If you are not a fan of classical music, please do not automatically disregard this post. This isn’t about classical music. Well, maybe a wee bit, but mostly it’s about working with a group of people that you need to rely on to do your job well. If they suck, it kind of makes it hard for you not to suck, too, especially if they’re sitting right next to you. Playing suckily in your ear.
I’m in two professional symphonies, which means that I play, and they give me money for it. It’s amazing. The orchestras themselves are small, regional groups, so don’t picture some awesome symphony in a big city. Small, but we get paid, and we sound decent.
MOST of the time. Most of the time we sound decent. Again, we’re not amazing. But we usually pull it together fairly well by concert night. The way a professional symphony works is that we’re given the music about a month in advance of the first rehearsal. We then (supposedly) all practice and learn that music, so that when the time for the first rehearsal comes around, we all know what the hell we’re doing. And we usually have 4 rehearsals, spread out over a week or less, and then a concert on Saturday night.
Again, this is what happens MOST of the time. In both symphonies. I’m not going to name the symphonies since I’m about to rant about them, but I’ll just let you know that one symphony is close to where I live, and the other is a bit further away. Usually I enjoy playing in the one nearby better, because there’s less of a commute, they tend to play more music that I like, and I have more friends there.
That being said…. the nearby symphony made me just damn flipping angry this week. Last week, we played in the far-away symphony. We had our 4 rehearsals, and our conductor rehearsed so much more efficiently than he usually does. I love the conductor in this orchestra. He’s a funny guy, and he’s enjoyable to work with, but sometimes he gets annoyed when we sound particularly crappy.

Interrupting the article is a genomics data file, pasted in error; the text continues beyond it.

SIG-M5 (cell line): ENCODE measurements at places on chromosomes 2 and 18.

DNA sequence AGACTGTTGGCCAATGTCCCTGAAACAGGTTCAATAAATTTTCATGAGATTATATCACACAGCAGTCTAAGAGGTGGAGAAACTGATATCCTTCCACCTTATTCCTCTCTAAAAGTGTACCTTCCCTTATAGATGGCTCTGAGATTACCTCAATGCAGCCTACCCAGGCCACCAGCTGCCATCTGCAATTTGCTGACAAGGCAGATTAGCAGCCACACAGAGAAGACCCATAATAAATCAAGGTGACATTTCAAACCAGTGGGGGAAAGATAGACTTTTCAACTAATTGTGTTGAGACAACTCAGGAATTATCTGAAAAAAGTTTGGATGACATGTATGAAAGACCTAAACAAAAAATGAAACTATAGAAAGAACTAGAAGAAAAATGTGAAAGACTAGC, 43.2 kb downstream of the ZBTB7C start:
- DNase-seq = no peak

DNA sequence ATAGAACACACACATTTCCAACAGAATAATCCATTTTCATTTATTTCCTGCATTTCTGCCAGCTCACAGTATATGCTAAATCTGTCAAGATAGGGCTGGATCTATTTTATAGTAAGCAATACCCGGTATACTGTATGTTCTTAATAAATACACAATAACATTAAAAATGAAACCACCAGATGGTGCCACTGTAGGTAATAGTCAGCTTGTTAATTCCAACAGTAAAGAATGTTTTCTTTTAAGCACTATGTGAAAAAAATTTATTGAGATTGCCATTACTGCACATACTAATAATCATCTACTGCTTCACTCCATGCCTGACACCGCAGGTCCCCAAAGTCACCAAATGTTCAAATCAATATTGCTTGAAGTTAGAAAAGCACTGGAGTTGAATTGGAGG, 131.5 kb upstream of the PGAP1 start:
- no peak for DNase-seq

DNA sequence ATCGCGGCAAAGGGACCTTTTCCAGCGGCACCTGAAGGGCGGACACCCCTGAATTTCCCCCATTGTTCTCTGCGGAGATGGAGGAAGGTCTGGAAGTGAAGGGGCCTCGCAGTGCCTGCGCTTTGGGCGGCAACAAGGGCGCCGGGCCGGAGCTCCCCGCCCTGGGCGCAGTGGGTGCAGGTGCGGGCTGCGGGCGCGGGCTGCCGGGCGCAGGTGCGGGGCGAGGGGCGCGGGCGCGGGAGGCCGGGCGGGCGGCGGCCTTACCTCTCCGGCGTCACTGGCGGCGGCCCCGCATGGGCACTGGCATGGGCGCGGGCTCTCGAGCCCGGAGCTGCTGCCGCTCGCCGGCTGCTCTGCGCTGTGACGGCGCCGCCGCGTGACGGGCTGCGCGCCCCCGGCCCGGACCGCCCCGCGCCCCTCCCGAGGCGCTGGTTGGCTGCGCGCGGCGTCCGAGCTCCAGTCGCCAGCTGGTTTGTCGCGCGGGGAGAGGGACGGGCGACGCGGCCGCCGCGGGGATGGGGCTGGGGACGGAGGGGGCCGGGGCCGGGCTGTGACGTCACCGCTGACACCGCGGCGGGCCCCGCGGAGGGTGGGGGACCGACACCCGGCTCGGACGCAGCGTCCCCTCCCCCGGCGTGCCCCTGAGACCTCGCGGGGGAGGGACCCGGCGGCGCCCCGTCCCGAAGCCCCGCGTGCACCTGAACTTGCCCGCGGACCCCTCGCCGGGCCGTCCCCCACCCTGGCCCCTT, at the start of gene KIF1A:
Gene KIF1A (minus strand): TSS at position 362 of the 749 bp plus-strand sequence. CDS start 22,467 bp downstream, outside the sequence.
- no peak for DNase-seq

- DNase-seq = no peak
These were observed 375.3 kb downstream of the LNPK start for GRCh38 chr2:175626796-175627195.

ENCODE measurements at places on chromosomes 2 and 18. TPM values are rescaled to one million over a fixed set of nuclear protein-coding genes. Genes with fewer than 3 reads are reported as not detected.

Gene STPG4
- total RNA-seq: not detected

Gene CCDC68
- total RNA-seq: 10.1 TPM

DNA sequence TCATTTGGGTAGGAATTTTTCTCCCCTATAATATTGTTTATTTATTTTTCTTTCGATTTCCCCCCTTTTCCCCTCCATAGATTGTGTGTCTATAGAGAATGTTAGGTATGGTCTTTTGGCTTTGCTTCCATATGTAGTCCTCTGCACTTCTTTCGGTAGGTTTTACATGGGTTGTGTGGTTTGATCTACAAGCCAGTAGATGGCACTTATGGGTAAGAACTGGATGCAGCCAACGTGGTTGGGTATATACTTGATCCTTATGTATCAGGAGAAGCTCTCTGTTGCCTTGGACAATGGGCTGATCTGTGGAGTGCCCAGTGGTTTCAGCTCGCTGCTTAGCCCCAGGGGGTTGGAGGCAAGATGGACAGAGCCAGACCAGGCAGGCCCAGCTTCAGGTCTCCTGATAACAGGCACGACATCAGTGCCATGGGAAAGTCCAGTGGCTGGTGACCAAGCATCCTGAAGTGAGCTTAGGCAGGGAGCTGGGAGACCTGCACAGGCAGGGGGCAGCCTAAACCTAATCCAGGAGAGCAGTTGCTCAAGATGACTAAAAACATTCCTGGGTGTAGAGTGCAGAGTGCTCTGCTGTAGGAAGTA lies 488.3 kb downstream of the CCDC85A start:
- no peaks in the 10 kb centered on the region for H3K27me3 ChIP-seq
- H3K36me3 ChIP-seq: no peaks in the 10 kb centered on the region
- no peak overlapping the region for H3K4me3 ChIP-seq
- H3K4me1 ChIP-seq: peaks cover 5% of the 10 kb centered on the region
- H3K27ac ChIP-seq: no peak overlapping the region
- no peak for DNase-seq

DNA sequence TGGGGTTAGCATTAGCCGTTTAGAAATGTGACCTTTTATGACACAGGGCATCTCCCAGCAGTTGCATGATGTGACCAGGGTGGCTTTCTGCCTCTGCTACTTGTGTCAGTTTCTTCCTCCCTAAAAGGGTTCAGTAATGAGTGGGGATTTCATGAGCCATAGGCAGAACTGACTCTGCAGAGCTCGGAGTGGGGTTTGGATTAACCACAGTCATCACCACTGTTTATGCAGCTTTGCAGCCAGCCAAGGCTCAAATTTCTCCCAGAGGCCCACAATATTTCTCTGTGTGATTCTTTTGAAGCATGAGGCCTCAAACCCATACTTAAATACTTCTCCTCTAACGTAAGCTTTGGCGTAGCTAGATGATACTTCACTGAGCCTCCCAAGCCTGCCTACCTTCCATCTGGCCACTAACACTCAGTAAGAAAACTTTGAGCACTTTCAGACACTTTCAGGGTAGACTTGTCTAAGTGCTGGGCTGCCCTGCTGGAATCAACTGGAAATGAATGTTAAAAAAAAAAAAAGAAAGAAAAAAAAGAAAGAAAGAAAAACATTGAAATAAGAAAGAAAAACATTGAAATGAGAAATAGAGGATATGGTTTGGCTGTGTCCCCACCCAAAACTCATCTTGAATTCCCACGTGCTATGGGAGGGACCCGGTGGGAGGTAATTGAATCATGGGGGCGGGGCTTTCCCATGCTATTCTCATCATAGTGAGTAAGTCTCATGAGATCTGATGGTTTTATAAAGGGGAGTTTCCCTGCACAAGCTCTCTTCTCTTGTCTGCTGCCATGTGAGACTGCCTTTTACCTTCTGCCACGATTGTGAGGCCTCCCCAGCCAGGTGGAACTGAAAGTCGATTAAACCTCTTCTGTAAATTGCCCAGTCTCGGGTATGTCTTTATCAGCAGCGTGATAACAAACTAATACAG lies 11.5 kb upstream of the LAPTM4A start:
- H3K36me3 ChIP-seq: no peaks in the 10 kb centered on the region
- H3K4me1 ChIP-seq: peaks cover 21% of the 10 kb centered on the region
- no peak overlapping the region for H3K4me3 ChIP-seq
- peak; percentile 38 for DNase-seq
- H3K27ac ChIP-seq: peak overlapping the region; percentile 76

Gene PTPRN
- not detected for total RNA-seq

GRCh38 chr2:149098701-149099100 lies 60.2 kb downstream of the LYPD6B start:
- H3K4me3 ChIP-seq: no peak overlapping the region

Even though I enjoy working with him, I can’t say he’s always terribly well prepared. But for this concert last week, he was. And we sounded really good at the concert. We were together, we weren’t rushing like a mad bull charging a toreador, and we were mostly in tune. I was excited about that concert, and even though our featured soloist kind of flubbed some of his performance, the orchestra sounded good.
And that brings me to this week, and my nearby symphony. And here I have to explain a little bit about classical music. Sorry. There are four major eras of classical music. Baroque, Classical, Romantic, and 20th Century. Now we’ve gotten into a new era, Contemporary. Baroque is the oldest, Contemporary the newest, if you couldn’t guess from the names. And yes, there is an era of classical music called Classical. Classical music is classical music, but classical music from a certain time period is from the Classical era. People confuse the two all the time. Wonder why.
Each era has very different characteristics. The Classical era is all about being light and simple, and the Romantic era is about heart-on-the-sleeve emotions, and kind of sometimes usually makes me want to vomit. Many violinists, and string players in general, tend to play everything in a Romantic style, which drives me batcrap crazy, because Classical and Baroque music played in a Romantic style sound retarded, and bad, and you just shouldn’t do it. Music sounds best played the way it was meant to be played when it was written.